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Beating, torture fuel sense Egypt police unchanged

Tuesday - 2/5/2013, 8:02am  ET

FILE - In this Friday, Feb. 1, 2013 file photo, Egyptian riot police beat a 48-year-old Hamada Saber after stripping him, and before dragging him into a police van, during clashes next to the presidential palace in Cairo. Video of the incident outraged Egyptians. The follow-up was even more dramatic: Speaking later, Saber insisted police were helping him. His account, which he since admitted was false, has raised accusations that police officials intimidated or bribed him, fueling an outcry that security forces notorious for corruption, torture and abuse under Hosni Mubarak are being used the same way by his Islamist successor. (AP Photo/Khalil Hamra, File)

MAGGIE MICHAEL
Associated Press

CAIRO (AP) -- The video outraged Egyptians, showing riot police strip and beat a middle-aged man and drag him across the pavement as they cracked down on protesters. The follow-up was even more startling: In his first comments afterward, the man insisted the police were just trying to help him.

Hamada Saber's account, which he has since acknowledged was false, has raised accusations that police intimidated or bribed him in a clumsy attempt to cover up the incident, which was captured by Associated Press footage widely shown on Egyptian TV.

"He was terrified. He was scared to speak," Saber's son Ahmed told The AP on Monday. Saber recanted his story on Sunday after his family pushed him to tell the truth and acknowledge that the police beat him.

The incident has fueled an outcry that security forces, notorious for corruption, torture and abuse under former President Hosni Mubarak, have not changed in the nearly two years since his ouster. Activists now accuse Mubarak's Islamist successor, Mohammed Morsi, of cultivating the same culture of abuse as police crack down on his opponents.

The outcry was further heightened Monday by the apparent torture-death of an activist, who colleagues say was taken by police from a Tahrir Square protest on Jan. 27 and held at a Cairo security base known as Red Mountain. Mohammed el-Gindy's body showed marks of electrical shocks on his tongue, wire marks around his neck, smashed ribs, a broken skull and a brain hemorrhage, according to a medical report.

Blatant abuses by security forces under Mubarak were one factor that fueled the 2011 revolt against his rule. The highly public nature of the new cases put new pressure on Morsi, who hails from the Muslim Brotherhood, which was long repressed by security forces, to hold security officials responsible for any abuses.

Egypt's presidency said it was following up on el-Gindy's death, adding that there will be "no return to violations of citizens' rights."

The Interior Ministry denied that el-Gindy was ever held by police. Morsi met with top police officials Monday, but the state newspaper Al-Ahram said the talks did not touch on the beating of Saber or el-Gindy's death. The paper said Morsi told officers he understood they operate under "extreme pressure" in the face of protests and that he would work for a political resolution to ease unrest.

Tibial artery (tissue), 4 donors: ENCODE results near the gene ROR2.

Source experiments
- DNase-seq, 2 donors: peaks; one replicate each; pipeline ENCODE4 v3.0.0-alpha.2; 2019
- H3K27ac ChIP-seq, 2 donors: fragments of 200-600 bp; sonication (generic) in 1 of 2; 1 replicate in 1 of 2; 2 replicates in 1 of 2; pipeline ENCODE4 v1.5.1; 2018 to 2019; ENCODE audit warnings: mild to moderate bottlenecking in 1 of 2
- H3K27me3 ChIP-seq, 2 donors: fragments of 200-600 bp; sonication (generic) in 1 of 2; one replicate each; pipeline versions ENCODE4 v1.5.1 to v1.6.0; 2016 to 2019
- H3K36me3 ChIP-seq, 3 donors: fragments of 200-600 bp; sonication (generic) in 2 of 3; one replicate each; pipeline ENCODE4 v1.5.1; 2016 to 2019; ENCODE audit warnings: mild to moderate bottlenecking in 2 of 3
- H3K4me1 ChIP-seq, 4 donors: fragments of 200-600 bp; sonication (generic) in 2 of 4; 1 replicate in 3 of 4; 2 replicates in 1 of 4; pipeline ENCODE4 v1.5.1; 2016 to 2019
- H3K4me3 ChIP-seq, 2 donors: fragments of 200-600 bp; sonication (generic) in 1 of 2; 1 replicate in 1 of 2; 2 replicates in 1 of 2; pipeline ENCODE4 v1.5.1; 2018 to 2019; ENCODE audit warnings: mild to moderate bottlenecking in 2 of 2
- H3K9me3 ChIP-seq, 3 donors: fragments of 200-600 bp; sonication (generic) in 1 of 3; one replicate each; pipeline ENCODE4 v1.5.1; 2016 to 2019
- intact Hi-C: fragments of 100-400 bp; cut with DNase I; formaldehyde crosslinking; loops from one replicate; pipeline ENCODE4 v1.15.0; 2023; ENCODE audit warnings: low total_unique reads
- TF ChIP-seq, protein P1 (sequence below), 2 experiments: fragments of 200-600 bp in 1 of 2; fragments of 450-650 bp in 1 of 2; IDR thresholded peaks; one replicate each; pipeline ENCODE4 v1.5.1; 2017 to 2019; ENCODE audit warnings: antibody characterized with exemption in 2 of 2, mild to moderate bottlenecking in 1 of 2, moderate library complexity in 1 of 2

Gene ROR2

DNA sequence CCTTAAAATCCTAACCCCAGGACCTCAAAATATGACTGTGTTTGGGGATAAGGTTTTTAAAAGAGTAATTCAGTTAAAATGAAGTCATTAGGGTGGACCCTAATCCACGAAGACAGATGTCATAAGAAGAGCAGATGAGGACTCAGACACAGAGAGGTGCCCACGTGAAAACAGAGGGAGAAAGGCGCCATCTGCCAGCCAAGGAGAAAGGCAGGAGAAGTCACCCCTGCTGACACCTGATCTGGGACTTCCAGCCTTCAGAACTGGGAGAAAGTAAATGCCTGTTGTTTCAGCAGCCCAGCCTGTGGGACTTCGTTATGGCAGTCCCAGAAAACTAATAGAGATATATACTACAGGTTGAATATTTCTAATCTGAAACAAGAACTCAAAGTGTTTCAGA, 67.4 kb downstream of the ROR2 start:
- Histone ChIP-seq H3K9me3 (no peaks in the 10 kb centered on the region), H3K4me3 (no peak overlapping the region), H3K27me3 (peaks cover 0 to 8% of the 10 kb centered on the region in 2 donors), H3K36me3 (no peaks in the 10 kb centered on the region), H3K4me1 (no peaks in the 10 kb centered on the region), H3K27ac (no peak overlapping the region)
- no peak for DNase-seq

Morsi's administration has said it is determined to stop what it calls violent protests that cause instability.

Morsi's prime minister, Hesham Kandil, admonished the opposition and media not to raise a public outcry against security officials. "This should not be used as a match to set fire to the nation ... to demolish the police," he said.

Interior Minister Mohammed Ibrahim warned that if the police "collapse," Egypt will become "a militia state like some neighboring nations."

Many activists believe Morsi sought a tougher police line when he removed the previous interior minister, Ahmed Gamal Eddin, and replaced him with Ibrahim.

According to officials close to Gamal Eddin, he was fired because security forces did not intervene against anti-Morsi protests outside the presidential palace in Cairo in December. Islamists attacked those protesters, prompting clashes that left around 10 people dead. The officials spoke on condition of anonymity because of the sensitivity of the subject.

In contrast, police struck back heavily when several firebombs were thrown into the palace grounds during protests Friday, part of a wave of nationwide anti-Morsi unrest that left more than 70 dead. Hours of clashes ensued, leaving at least one protester dead and dozens injured.

During Friday's clashes, Saber, a 48-year-old who works as a wall plasterer, was beaten.

Footage shows him writhing naked in the street after black-clad riot police yanked his pants around his ankles, kicked him and beat him with batons. They then dragged him by the legs across the pavement and bundled him into a police van.

But in interviews with Egyptian television from a police hospital the next day, a smiling Saber said it was protesters who shot him in the leg with birdshot, then stripped and beat him. He said the riot police were only trying to help him afterward.

He even blamed himself for any rough police treatment, saying that in his confusion he was resisting them.

"I was afraid. ... They were telling me: 'We swear to God we will not harm you, don't be afraid,'" Saber said, adding, "I was being very tiresome to the police."

His wife also praised the police, telling state TV, "they are giving him good treatment" at the police hospital.

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